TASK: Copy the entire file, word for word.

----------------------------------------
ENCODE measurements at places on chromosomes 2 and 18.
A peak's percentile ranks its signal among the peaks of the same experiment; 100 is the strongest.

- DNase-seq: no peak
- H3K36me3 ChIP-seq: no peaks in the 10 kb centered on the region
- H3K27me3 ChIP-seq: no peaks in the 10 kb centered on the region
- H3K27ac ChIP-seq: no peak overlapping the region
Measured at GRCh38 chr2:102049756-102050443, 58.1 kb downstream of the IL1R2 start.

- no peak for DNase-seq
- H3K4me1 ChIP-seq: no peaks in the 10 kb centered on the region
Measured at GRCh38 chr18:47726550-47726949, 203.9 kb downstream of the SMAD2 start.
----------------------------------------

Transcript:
ENCODE measurements at places on chromosomes 2 and 18.
A peak's percentile ranks its signal among the peaks of the same experiment; 100 is the strongest.

- DNase-seq: no peak
- H3K36me3 ChIP-seq: no peaks in the 10 kb centered on the region
- H3K27me3 ChIP-seq: no peaks in the 10 kb centered on the region
- H3K27ac ChIP-seq: no peak overlapping the region
Measured at GRCh38 chr2:102049756-102050443, 58.1 kb downstream of the IL1R2 start.

- no peak for DNase-seq
- H3K4me1 ChIP-seq: no peaks in the 10 kb centered on the region
Measured at GRCh38 chr18:47726550-47726949, 203.9 kb downstream of the SMAD2 start.